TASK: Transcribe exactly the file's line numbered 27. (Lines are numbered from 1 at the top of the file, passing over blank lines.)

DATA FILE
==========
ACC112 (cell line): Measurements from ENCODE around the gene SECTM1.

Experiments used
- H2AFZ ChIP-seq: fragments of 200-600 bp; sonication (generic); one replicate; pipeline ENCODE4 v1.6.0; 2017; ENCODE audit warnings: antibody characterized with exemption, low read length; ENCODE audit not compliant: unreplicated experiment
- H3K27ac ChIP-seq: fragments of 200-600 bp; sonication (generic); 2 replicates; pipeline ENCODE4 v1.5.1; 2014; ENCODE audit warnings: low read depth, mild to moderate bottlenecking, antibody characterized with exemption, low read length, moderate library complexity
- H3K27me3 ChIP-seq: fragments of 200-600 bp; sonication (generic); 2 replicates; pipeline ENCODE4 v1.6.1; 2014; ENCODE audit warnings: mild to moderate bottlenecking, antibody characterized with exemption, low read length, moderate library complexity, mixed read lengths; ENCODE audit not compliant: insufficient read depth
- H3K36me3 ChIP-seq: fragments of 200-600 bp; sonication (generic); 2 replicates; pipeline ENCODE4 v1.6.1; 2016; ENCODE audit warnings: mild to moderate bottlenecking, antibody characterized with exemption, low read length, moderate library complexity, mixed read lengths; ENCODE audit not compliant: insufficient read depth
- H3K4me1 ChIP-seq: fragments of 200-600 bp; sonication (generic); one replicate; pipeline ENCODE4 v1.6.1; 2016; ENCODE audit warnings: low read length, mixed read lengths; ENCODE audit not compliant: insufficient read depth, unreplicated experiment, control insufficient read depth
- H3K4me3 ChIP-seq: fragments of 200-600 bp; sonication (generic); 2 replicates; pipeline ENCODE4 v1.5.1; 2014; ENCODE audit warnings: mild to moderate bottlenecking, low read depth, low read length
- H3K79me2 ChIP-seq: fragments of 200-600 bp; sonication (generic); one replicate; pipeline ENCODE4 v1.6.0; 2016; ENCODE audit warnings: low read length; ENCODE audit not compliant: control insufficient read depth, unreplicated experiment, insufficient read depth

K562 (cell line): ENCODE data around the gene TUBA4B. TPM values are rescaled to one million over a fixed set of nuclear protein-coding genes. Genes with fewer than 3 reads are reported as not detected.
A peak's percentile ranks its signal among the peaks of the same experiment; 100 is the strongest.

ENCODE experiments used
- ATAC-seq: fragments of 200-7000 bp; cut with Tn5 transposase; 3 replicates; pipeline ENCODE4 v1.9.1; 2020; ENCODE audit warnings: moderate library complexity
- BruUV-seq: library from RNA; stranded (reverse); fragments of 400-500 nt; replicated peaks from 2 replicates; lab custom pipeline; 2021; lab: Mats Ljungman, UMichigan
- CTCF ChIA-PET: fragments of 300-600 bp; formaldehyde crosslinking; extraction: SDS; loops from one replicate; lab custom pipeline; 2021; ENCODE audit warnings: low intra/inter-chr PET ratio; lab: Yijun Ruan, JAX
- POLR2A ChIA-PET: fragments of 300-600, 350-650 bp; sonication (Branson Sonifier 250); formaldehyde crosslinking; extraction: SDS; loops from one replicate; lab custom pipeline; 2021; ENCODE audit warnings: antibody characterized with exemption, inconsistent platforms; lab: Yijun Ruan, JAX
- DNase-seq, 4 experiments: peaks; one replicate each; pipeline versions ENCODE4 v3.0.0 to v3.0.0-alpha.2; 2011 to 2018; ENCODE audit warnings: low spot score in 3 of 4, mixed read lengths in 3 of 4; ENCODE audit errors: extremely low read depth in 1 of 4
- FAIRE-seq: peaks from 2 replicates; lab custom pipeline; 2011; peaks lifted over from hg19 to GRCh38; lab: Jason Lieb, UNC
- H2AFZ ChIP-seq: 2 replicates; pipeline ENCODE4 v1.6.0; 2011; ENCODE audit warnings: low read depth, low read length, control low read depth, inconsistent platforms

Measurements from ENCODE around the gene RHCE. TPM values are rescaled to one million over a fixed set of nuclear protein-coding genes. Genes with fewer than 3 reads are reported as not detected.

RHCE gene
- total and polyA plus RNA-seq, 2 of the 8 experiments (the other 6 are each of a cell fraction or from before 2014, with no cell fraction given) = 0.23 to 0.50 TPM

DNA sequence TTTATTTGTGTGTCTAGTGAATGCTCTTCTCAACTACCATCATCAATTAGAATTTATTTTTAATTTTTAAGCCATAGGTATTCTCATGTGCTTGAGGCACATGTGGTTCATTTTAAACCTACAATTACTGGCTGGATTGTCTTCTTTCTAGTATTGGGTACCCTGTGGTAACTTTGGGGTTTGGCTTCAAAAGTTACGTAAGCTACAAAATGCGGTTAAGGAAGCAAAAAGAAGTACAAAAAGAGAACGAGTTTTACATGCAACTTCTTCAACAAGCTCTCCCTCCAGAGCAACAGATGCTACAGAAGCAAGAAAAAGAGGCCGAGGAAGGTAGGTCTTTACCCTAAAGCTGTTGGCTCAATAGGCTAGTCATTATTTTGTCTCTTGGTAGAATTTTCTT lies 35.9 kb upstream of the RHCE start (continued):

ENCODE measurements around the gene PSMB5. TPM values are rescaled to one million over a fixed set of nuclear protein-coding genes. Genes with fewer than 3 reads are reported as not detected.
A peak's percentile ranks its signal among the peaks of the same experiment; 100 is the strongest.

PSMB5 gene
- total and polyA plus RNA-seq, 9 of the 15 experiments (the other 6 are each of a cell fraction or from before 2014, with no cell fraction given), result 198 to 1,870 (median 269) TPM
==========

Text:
- total and polyA plus RNA-seq, 9 of the 15 experiments (the other 6 are each of a cell fraction or from before 2014, with no cell fraction given), result 198 to 1,870 (median 269) TPM